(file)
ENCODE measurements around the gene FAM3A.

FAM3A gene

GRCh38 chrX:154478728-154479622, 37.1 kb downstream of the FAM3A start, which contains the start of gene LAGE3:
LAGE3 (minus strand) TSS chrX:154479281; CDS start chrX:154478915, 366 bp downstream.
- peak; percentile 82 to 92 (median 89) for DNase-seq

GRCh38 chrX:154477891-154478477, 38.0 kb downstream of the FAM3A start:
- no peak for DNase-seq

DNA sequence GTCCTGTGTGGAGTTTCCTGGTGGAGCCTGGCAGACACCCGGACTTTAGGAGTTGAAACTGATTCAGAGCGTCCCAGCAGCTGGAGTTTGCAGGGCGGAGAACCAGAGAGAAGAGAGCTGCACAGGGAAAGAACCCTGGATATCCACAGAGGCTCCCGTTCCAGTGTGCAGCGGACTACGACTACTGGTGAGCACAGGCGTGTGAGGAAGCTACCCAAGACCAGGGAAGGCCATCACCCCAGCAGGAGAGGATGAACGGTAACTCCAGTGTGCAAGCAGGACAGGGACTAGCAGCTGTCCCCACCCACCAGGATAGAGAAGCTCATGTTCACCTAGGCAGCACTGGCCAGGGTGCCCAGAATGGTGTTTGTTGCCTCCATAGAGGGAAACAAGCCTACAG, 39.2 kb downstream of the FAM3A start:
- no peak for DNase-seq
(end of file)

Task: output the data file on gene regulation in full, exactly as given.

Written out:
ENCODE measurements around the gene FAM3A.

FAM3A gene

GRCh38 chrX:154478728-154479622, 37.1 kb downstream of the FAM3A start, which contains the start of gene LAGE3:
LAGE3 (minus strand) TSS chrX:154479281; CDS start chrX:154478915, 366 bp downstream.
- peak; percentile 82 to 92 (median 89) for DNase-seq

GRCh38 chrX:154477891-154478477, 38.0 kb downstream of the FAM3A start:
- no peak for DNase-seq

DNA sequence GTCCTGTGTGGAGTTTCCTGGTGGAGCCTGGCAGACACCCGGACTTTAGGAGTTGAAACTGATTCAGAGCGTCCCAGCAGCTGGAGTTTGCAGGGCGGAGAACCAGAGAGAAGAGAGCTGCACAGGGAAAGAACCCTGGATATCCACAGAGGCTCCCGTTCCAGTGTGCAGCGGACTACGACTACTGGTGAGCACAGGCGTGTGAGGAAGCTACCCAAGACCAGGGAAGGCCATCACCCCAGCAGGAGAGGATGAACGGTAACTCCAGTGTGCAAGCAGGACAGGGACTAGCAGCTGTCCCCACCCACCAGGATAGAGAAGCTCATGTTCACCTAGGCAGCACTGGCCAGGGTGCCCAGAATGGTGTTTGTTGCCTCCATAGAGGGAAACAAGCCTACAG, 39.2 kb downstream of the FAM3A start:
- no peak for DNase-seq